The idea that McDonald’s would expand its use of kiosk technology is neither novel nor certain, but Lee presents it as a direct response to Fight for 15, rather than a long-planned technological adaptation that remains up in the air:

Now, Rensi says, his prediction is coming true. McDonald’s is just one of several restaurants around the country that are experimenting with automated restaurant technologies. If jurisdictions continue to push up the minimum wage, more and more businesses will look for ways to automate their operations in order to avoid having to pay higher wages.

The economic logic of Rensi’s argument is impeccable.

“Impeccable,” you say? Please tell us how.

If you make the minimum wage high enough, businesses will look for more opportunities for automation and hire fewer workers. The question is whether a $15 minimum wage is high enough to induce a lot of employers to switch to more automated systems.

And earlier this month, McDonald’s announced that it was going to begin installing touchscreen ordering kiosks in its restaurants, which should allow restaurants to serve more customers with fewer workers.

Washington Post: Minimum-wage offensive could speed arrival of robot-powered restaurants

Vox isn’t alone in showcasing fast food’s anti-minimum wage PR: Here’s the Washington Post (8/16/15) warning about the rise of the robots–leading off with an anecdote from Ed Rensi.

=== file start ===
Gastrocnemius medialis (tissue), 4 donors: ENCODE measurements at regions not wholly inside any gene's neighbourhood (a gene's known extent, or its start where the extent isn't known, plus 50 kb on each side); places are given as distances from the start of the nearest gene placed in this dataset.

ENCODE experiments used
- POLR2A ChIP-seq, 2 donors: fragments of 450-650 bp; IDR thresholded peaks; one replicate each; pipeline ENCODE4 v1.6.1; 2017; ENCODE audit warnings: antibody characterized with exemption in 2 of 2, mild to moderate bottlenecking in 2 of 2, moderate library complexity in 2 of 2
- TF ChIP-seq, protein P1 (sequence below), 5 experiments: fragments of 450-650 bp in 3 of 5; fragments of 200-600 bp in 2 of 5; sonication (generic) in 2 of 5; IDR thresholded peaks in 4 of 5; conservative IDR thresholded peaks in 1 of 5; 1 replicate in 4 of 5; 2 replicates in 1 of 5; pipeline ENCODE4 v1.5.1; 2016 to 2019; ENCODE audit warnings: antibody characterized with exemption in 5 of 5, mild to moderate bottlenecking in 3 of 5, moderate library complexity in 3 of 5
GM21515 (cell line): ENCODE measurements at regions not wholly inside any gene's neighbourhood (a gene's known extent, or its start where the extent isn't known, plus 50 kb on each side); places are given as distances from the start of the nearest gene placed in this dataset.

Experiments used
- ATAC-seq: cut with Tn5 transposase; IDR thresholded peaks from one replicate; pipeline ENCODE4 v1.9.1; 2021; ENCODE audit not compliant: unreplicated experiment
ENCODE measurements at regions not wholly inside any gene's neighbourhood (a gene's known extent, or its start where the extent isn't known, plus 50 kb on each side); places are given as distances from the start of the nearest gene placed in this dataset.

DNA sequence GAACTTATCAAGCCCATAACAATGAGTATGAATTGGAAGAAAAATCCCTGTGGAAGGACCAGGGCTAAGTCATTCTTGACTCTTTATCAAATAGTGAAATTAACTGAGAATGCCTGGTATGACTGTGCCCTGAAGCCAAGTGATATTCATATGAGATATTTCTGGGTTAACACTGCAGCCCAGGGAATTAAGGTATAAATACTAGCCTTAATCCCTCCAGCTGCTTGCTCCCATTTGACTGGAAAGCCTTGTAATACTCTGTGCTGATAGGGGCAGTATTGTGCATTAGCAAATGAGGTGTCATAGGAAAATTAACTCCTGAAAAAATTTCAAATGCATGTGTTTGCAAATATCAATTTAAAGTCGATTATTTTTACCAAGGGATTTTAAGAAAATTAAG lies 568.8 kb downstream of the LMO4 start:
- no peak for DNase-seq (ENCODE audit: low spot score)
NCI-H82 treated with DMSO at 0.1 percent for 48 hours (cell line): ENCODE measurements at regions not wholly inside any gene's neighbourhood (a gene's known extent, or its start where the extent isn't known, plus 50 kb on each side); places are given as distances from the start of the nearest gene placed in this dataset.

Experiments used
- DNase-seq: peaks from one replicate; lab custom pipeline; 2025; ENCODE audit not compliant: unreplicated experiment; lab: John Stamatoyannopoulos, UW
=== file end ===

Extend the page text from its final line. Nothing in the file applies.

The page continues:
But there’s no reason to think these experiments wouldn’t have happened without Fight for 15. Indeed, as mentioned above, these announcements predate Fight for 15, and have been “announced” in some form or another several times.

Does this mean McDonald’s isn’t rolling out kiosk technology in earnest? Of course not; corporations are always looking for new technologies to reduce labor costs. But would this roll-out somehow not occur if workers struggling to stay above the poverty line hadn’t taken to the streets to demand a living wage? Predictably, this is not a question Lee feels a need to explore, much less answer.

In patented Vox “explainer” fashion, Lee ends the piece with lazy condescension:

It’s easy to get people fired up about an alliterative slogan like “Fight for 15.” But alliteration isn’t necessarily a good way to choose a policy goal. The implicit idea here—that people everywhere should get the same minimum wage whether they live in a booming, expensive metropolis or a struggling town with a low cost of living—doesn’t make a lot of sense.